HCA Holdings will pay $2.3 million to the federal government in a Medicare fraud settlement.
According to The Wall Street Journal, four HCA hospitals are among nine facilities accused of benefiting from medically unnecessary ambulance rides.
The nine hospitals, which include Jacksonville-based Baptist Health facilities and a University of Florida hospital, will pay a total of $7.5 million to settle allegations that non-emergency patients were being transported from hospitals to residences and nursing homes in ambulances.
The hospitals didn’t directly profit from the ambulance rides at issue because ambulance companies bill Medicare themselves for rides they provide, but prosecutors found that the hospitals benefited indirectly by speeding up their admissions and discharges—a key contributor to hospital profitability dubbed “throughput."
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Shares of HCA (Ticker: HCA) were up 1 percent to $80.72 Monday morning. Year to date, they're up almost 10 percent.
The Department of Justice and the owners of 16 hospitals have reached an agreement to settle False Claims Act allegations related to their use of intensive outpatient psychotherapy services from 2005 to 2013. The federal authorities claim the organizations didn't meet various requirements for Medicare billing.
Of the hospitals, 14 were under the banner of Health Management Associates until early last year and are now owned by Community Health Systems. A 15th hospital in Mississippi also is owned by CHS, while the last of the bunch is a 60-bed facility in North Texas. CHS will pay $210,000 for the Mississippi settlement while HMA's tab runs to $15 million.
“This case demonstrates that the U.S. Attorney’s Office for the Eastern District of Arkansas will aggressively pursue civil health care fraud cases, where the integrity of the Medicare system has been undermined,” said U.S. Attorney Christopher Thyer of the Eastern District of Arkansas. “Medical care providers who abuse Medicare hurt all taxpayers, and today’s announcement highlights our commitment to protecting our national health care system, as well as the Arkansans who depend on it.”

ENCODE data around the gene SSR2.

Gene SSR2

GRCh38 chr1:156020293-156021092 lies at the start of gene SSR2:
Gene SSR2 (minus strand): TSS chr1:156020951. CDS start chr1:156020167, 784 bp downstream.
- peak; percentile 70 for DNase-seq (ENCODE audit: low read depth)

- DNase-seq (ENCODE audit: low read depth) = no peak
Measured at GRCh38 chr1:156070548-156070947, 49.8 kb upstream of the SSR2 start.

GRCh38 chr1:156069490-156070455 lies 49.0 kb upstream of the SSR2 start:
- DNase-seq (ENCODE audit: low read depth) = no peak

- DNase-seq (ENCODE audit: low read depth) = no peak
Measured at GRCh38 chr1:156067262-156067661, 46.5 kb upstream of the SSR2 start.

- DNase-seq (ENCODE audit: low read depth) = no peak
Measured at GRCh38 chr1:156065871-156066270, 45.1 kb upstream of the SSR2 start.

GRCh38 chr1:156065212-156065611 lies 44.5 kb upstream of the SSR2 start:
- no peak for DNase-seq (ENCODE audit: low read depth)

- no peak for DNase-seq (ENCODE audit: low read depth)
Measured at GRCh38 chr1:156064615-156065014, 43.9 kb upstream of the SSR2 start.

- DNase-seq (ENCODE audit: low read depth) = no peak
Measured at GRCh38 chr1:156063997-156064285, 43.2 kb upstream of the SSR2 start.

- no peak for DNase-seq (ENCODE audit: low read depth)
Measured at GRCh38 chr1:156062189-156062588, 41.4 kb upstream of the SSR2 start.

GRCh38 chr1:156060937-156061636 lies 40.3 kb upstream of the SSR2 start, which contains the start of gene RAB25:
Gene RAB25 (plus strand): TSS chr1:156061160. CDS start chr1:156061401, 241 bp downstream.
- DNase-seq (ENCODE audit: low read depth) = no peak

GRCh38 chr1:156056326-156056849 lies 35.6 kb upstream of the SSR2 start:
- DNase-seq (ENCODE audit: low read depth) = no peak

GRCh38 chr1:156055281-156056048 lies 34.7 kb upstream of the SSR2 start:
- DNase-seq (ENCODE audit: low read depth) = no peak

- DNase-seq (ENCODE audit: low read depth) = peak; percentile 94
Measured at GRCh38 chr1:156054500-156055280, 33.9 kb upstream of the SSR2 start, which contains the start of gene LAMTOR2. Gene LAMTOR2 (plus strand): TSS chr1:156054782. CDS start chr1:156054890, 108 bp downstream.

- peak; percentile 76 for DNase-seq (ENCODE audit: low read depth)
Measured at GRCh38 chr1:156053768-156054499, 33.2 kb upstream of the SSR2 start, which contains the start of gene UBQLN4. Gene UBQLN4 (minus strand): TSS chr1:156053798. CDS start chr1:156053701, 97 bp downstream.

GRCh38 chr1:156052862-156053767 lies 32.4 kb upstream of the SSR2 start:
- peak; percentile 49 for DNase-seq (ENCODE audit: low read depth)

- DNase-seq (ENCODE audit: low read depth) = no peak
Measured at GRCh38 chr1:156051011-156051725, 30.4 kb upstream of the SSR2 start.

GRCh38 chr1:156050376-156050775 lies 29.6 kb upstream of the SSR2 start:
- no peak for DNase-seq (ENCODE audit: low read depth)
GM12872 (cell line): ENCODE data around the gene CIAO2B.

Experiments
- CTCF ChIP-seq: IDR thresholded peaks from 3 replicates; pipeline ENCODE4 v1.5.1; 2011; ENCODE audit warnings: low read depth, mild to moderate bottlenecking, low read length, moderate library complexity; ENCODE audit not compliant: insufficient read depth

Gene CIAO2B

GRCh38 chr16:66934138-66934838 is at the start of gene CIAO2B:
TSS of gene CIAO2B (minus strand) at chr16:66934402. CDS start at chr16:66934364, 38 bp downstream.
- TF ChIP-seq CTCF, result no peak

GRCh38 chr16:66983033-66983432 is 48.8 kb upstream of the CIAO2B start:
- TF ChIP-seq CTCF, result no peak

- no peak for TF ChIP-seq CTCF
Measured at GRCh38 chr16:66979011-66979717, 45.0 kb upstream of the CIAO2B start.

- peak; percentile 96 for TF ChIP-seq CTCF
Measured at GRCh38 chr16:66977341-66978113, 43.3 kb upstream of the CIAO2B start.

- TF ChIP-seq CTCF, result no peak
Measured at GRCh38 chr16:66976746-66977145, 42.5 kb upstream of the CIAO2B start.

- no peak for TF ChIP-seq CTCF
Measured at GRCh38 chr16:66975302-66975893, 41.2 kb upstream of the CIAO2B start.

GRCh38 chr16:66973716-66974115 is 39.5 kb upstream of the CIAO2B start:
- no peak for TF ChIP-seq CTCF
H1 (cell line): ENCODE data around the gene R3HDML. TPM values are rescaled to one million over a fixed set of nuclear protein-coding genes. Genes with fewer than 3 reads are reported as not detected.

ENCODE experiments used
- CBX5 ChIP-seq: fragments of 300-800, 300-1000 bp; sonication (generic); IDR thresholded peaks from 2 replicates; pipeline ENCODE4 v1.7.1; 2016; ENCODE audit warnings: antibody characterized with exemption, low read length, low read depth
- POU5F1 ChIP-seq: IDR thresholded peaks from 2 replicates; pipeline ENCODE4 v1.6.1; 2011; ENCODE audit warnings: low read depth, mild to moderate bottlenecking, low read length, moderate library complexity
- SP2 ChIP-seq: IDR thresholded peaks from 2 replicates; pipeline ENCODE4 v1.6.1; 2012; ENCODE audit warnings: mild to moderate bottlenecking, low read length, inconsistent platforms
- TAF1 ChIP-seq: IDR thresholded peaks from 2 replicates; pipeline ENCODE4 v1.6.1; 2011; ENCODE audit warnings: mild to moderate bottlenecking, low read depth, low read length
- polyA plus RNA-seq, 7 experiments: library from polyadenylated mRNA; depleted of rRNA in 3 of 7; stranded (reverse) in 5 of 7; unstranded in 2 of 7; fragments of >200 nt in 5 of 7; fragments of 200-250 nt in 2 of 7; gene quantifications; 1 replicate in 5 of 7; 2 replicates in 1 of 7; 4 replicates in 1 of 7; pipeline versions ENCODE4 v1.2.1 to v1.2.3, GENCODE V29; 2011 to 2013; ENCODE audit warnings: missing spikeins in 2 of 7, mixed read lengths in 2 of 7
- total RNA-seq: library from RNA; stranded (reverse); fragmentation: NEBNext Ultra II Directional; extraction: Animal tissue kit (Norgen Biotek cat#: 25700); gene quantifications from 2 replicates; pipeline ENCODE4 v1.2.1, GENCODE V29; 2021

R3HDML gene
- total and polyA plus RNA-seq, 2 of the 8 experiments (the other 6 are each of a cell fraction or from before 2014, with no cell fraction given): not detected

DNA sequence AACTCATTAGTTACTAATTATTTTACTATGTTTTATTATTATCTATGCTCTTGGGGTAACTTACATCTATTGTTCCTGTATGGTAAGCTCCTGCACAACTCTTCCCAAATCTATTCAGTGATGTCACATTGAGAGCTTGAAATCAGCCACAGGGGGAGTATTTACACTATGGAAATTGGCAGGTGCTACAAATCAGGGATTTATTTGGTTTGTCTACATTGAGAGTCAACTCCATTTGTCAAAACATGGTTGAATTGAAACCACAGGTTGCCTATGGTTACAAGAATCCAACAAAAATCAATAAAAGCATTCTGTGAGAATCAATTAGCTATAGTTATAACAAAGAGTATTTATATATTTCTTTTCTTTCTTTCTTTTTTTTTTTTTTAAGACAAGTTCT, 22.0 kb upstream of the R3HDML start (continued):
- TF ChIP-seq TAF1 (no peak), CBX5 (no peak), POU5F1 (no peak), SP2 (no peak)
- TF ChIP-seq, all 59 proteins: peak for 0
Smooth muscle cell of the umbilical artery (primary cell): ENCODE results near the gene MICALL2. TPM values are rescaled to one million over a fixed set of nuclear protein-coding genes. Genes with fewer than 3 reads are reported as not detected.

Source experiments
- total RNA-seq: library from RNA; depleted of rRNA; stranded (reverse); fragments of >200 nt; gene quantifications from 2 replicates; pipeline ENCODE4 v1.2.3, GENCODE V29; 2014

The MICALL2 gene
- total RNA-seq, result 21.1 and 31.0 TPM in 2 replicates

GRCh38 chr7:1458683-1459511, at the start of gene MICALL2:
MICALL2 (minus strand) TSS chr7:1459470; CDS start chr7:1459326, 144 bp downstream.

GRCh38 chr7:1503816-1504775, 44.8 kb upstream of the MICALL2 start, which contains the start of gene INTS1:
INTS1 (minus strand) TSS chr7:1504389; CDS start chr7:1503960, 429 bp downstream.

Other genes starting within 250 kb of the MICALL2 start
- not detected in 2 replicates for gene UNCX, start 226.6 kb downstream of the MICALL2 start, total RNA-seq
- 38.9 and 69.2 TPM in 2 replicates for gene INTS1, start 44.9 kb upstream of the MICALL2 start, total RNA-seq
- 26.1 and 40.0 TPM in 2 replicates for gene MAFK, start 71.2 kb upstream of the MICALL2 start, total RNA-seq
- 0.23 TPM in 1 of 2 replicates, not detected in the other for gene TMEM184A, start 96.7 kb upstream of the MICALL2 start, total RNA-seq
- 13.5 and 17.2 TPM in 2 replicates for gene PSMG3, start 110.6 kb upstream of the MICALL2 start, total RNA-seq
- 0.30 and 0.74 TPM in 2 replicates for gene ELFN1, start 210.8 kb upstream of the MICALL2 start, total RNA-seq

Read the full DOJ statement here.
The man who orchestrated an $18 million Ponzi scheme that defrauded about 150 investors in the middle of the last decade has been sentenced to 14 years in prison and ordered to repay almost all of his ill-gotten gains. Gallatin native Terry Kretz pleaded guilty to fraud charges early this year and will be subject to three years of supervised release following his time in prison. Co-conspirators Robert Haley and Daryl Bornstein are scheduled to be sentenced next week.
Kretz told clients that their money would be used for specific purposes, such as investing in stock options and startup companies. In fact, however, more than half of the money invested in Hanover went to repay earlier investors, to pay Hanover’s salaries and overhead and to fund personal luxuries, including Kretz’s purchase of a $600,000 residential building lot, a $176,000 contribution to a church, and golf memberships.
Pilot Flying J avoids prosecution related to its alleged diesel rebate fraud scheme, but does not avoid paying $92 million. The deal comes after the company also agreed to pay $85 million to a number of trucking companies.
According to a news release from the U.S. Attorney for Eastern Tennessee, the agreement “expressly states that it provides no protection from prosecution to any individual, and moreover, imposes a continuing obligation on Pilot to provide complete cooperation with the ongoing federal investigation of current and former Pilot employees relating to fraudulent conduct involving the sale of diesel fuel.”
Here's a letter from the DOJ detailing the agreement.
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